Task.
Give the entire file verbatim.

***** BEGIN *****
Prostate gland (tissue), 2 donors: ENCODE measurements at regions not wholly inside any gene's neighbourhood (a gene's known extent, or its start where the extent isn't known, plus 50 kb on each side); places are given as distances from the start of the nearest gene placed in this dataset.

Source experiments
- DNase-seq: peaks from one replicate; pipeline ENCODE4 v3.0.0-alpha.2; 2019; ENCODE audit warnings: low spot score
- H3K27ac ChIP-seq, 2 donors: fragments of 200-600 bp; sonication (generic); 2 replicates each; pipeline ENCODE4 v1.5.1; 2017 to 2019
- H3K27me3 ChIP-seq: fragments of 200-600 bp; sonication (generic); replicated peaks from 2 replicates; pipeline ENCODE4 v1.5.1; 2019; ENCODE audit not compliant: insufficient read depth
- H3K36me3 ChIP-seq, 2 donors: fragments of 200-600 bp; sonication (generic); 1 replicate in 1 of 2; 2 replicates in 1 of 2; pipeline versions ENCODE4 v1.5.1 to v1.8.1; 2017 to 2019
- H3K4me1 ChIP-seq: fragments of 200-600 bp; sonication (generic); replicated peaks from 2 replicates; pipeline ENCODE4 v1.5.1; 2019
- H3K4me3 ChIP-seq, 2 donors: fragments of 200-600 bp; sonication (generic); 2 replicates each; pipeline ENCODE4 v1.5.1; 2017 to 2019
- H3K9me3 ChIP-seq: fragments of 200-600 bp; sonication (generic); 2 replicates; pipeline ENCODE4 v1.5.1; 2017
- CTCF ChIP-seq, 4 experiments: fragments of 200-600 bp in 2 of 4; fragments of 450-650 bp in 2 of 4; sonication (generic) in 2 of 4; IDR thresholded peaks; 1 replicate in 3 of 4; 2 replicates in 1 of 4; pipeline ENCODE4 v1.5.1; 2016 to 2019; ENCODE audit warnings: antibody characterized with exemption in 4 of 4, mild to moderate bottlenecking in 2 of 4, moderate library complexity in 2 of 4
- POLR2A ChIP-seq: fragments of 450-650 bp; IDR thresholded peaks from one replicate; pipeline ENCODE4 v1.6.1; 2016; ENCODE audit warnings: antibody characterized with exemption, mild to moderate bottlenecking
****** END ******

Prostate gland (tissue), 2 donors: ENCODE measurements at regions not wholly inside any gene's neighbourhood (a gene's known extent, or its start where the extent isn't known, plus 50 kb on each side); places are given as distances from the start of the nearest gene placed in this dataset.

Source experiments
- DNase-seq: peaks from one replicate; pipeline ENCODE4 v3.0.0-alpha.2; 2019; ENCODE audit warnings: low spot score
- H3K27ac ChIP-seq, 2 donors: fragments of 200-600 bp; sonication (generic); 2 replicates each; pipeline ENCODE4 v1.5.1; 2017 to 2019
- H3K27me3 ChIP-seq: fragments of 200-600 bp; sonication (generic); replicated peaks from 2 replicates; pipeline ENCODE4 v1.5.1; 2019; ENCODE audit not compliant: insufficient read depth
- H3K36me3 ChIP-seq, 2 donors: fragments of 200-600 bp; sonication (generic); 1 replicate in 1 of 2; 2 replicates in 1 of 2; pipeline versions ENCODE4 v1.5.1 to v1.8.1; 2017 to 2019
- H3K4me1 ChIP-seq: fragments of 200-600 bp; sonication (generic); replicated peaks from 2 replicates; pipeline ENCODE4 v1.5.1; 2019
- H3K4me3 ChIP-seq, 2 donors: fragments of 200-600 bp; sonication (generic); 2 replicates each; pipeline ENCODE4 v1.5.1; 2017 to 2019
- H3K9me3 ChIP-seq: fragments of 200-600 bp; sonication (generic); 2 replicates; pipeline ENCODE4 v1.5.1; 2017
- CTCF ChIP-seq, 4 experiments: fragments of 200-600 bp in 2 of 4; fragments of 450-650 bp in 2 of 4; sonication (generic) in 2 of 4; IDR thresholded peaks; 1 replicate in 3 of 4; 2 replicates in 1 of 4; pipeline ENCODE4 v1.5.1; 2016 to 2019; ENCODE audit warnings: antibody characterized with exemption in 4 of 4, mild to moderate bottlenecking in 2 of 4, moderate library complexity in 2 of 4
- POLR2A ChIP-seq: fragments of 450-650 bp; IDR thresholded peaks from one replicate; pipeline ENCODE4 v1.6.1; 2016; ENCODE audit warnings: antibody characterized with exemption, mild to moderate bottlenecking